Destination Unknown

An elderly man plays with the remains of a fence, then walks across a scrubby heath.

“There were no trees here,” he says, looking at a path weaving through the bushes. “Nothing.” He regards the nothing for a moment, then tells of the last time he saw his family at the Kraków-Plaszów forced labour camp, in 1942.  The camp featured in Schindler’s List

Ed Mosberg, a trim, lively 92-year-old, regularly dons his camp uniform and travels to the sites of former camps to tell his story. His wife refuses to tell her story: “I have to pull the words out of her mouth…” he says. She remembers her sister’s fate after much patient prompting by her husband, and it’s heart-breaking to watch. 

Helena Sternlicht, chosen by Amon Goeth from a line-up and sent to work in his house. She remembers Oskar Schindler attending Goeth’s notorious wild parties; he would give her a hug and tell her that everything would be fine.

roman ferber
Roman Ferber

Roman Ferber, liberated from Auschwitz by the Soviet army in 1944. He points to his younger self in a photograph; a skinny, apprehensive kid pressed against a barbed wire fence.

Eli Zborowski, hidden by neighbours in a specially built secret room. He joined the Polish army and saved a German soldier’s life.

Victor Lewis, who climbed out of the train to Auschwitz, leaving his parents and sister behind.

mietek pemper
Mietek Pemper

Mietek Pemper, who compiled the lists of Jewish workers for Schindler’s factory. His meticulous record keeping was key in ensuring Goeth’s conviction after the war.

What marks Destination Unknown apart from other Holocaust films is the space it allows for the 12 survivors to tell their own stories, unmediated by a narrator. Sometimes we are aware of the basic facts – like the purging of the ghettos, the trains, Schindler’s factory… but for many of the interviewees, this is the first time they have talked publicly about their experiences. There are stories of immense bravery, horrific torture and a bloody-minded refusal to be extinguished. The film follows them after liberation when they tell how they travelled across Europe in search of loved ones, and how they created a new, ‘normal’ life after years of chaos and death.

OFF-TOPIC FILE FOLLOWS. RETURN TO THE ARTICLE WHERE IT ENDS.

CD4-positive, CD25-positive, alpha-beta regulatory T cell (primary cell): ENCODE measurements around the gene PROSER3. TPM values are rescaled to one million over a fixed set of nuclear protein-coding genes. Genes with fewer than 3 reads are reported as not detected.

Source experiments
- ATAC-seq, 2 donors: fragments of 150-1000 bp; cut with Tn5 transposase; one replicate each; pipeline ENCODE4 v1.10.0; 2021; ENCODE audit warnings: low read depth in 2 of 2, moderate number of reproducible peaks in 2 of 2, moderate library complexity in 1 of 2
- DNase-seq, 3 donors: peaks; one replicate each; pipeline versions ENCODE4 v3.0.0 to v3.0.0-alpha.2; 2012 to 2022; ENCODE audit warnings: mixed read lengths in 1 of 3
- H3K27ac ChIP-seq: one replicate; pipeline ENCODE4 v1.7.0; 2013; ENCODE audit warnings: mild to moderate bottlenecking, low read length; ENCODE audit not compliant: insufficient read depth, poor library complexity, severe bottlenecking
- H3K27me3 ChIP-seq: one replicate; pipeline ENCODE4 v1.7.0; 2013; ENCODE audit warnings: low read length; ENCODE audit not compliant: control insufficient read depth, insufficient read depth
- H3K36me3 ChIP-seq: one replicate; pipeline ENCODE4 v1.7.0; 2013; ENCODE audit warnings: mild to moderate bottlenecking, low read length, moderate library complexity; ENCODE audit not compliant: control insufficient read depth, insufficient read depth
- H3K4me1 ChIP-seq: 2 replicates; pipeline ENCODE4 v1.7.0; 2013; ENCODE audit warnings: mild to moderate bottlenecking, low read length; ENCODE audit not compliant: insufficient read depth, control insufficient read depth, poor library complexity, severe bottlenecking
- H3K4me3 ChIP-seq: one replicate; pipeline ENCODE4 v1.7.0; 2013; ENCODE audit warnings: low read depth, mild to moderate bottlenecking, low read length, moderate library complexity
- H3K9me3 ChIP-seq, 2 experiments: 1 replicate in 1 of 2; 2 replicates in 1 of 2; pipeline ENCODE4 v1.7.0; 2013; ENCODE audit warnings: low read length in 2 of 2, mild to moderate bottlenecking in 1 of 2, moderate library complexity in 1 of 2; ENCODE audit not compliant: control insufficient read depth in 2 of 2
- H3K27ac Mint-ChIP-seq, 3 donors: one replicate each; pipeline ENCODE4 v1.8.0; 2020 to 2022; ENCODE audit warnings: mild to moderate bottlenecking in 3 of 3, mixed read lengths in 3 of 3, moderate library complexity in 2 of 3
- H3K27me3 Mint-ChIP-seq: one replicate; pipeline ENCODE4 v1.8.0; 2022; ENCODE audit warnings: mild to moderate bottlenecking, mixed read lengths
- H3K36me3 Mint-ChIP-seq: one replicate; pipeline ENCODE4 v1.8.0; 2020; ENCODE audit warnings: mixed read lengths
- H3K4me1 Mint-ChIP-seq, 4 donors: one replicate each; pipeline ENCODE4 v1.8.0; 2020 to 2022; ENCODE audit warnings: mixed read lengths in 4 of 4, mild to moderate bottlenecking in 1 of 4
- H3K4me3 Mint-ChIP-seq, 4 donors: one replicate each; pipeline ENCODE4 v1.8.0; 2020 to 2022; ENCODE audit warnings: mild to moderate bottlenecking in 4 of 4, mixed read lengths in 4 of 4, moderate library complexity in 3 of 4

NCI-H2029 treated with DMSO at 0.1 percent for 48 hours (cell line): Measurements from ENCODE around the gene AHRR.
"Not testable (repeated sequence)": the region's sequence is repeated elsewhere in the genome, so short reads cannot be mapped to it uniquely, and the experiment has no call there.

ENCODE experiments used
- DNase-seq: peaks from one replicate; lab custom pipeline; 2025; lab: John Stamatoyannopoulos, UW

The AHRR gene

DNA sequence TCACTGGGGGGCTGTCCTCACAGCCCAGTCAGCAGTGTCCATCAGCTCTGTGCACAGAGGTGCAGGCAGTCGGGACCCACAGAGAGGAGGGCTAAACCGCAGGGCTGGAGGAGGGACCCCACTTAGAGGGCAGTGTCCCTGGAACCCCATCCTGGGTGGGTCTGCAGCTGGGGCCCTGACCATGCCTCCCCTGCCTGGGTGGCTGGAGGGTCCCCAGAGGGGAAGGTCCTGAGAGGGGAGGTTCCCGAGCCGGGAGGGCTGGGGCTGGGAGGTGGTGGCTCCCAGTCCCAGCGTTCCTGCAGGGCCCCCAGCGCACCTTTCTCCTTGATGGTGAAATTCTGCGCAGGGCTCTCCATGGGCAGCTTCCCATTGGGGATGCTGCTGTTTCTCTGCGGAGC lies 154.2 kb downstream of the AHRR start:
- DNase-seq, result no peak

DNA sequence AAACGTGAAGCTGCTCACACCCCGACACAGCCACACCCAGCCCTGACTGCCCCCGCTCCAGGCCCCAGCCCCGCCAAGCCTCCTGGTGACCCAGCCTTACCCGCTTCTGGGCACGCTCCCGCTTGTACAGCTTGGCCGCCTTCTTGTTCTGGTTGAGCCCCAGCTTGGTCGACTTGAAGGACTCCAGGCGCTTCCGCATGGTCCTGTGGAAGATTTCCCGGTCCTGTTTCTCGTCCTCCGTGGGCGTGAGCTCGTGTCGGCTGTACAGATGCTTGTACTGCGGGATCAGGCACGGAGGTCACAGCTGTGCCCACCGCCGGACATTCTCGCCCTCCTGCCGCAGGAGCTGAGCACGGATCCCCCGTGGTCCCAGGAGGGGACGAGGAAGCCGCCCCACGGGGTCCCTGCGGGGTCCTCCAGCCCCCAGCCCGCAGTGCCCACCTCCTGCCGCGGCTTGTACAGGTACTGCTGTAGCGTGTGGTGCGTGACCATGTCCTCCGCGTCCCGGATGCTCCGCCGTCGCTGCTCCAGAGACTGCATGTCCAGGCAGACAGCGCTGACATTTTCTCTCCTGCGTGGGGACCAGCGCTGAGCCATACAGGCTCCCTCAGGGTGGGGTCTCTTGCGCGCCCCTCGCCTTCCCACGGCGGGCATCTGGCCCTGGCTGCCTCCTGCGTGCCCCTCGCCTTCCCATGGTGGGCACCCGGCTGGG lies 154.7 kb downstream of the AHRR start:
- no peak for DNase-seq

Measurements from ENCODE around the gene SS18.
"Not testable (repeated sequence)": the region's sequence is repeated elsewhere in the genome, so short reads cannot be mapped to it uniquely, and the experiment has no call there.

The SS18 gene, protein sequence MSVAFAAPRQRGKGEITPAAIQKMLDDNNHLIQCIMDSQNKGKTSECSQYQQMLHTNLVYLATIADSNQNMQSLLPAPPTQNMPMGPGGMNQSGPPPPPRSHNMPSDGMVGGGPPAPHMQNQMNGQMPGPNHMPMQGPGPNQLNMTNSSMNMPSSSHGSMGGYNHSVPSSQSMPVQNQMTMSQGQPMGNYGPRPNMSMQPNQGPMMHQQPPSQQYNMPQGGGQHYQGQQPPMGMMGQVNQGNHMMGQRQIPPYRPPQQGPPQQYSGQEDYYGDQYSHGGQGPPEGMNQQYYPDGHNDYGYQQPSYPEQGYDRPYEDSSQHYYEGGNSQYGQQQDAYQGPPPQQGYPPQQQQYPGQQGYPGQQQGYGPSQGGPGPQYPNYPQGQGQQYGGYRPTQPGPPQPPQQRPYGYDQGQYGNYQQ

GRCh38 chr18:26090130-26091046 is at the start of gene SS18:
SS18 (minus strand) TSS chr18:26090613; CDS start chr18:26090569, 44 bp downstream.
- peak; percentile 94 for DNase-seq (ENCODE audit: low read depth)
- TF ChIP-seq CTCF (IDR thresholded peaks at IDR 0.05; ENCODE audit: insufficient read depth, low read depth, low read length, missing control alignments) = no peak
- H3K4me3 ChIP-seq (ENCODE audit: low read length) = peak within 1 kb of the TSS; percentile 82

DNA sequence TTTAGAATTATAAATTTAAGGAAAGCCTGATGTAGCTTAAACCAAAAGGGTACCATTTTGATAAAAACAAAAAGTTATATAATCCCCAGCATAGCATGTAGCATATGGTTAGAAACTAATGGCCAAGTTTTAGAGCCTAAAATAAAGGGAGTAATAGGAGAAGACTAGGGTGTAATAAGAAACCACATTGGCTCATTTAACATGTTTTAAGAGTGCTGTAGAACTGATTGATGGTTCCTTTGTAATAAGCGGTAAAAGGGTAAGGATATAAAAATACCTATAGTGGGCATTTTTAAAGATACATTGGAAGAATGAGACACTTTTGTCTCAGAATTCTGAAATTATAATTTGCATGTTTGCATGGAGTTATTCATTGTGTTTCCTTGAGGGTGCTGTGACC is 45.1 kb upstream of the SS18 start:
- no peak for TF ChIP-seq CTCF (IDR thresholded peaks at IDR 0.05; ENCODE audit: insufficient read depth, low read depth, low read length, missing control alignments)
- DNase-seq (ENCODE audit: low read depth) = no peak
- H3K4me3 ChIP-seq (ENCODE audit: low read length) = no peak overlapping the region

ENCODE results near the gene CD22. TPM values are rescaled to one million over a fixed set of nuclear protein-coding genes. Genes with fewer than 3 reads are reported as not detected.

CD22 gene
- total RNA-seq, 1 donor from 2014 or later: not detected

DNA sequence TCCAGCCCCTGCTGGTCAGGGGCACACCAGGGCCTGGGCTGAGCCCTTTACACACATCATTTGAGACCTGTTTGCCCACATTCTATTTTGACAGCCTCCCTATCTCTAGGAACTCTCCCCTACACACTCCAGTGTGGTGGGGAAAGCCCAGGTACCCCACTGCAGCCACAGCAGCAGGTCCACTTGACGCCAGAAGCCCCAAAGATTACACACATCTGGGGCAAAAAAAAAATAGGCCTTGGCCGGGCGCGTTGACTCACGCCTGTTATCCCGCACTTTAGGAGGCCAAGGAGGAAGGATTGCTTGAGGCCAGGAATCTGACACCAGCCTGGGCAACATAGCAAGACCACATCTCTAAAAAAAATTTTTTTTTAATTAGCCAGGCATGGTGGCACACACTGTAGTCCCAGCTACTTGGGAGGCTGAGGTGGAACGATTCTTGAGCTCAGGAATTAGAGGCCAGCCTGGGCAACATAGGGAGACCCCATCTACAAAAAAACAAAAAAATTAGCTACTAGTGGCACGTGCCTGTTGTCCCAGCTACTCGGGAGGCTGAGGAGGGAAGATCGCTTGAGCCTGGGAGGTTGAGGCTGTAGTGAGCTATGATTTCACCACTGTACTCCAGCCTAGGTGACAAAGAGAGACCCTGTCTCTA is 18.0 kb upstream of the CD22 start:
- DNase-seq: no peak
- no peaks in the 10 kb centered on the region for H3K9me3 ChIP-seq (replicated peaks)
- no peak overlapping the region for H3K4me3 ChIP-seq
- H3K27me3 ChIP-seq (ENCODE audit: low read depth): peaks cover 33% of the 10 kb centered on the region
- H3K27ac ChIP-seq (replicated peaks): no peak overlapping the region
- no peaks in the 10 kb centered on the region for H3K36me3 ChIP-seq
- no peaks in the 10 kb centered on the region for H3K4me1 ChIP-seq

As one participant says, “My grandchildren are my answer to Hitler’s Final Solution.”

Destination Unknown is playing at selected cinemas around the country from 15 June 2017. See the website for details of screenings.  

It Is Happening Again

Twin Peaks has returned, but does it meet expectations? theTramp investigates

When Twin Peaks first aired, back in 1990, its impact was monumental. I’m not talking about the impact that it had on television; the realisation that narrative structures could move about a bit, that magic realism could step off the page, that strong characters could lend themselves to unpredictable narrative formats and still be watchable. No I am talking about the impact that it had on me personally.

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Cannes Report

Ron Swanson watched a lot of films at the 2017 Cannes Film Festival. Here’s what he thought.
I’ve been coming to the Cannes Film Festival for nearly 10 years, and it would be fair to say that the 2017 vintage will probably not go down as a great year. That being the case, there were still a number of outstanding films on display. Here are 13 of the best.

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Monoglot Movie Club: Tales Of Asian Vengeance

Part of an occasional series in which Spank The Monkey travels to foreign countries, watches films in unfamiliar languages, and then complains about not understanding them. This episode: Hong Kong and Japan, May 2017. Additional photography by The Belated Birthday Girl.

Continue reading Monoglot Movie Club: Tales Of Asian Vengeance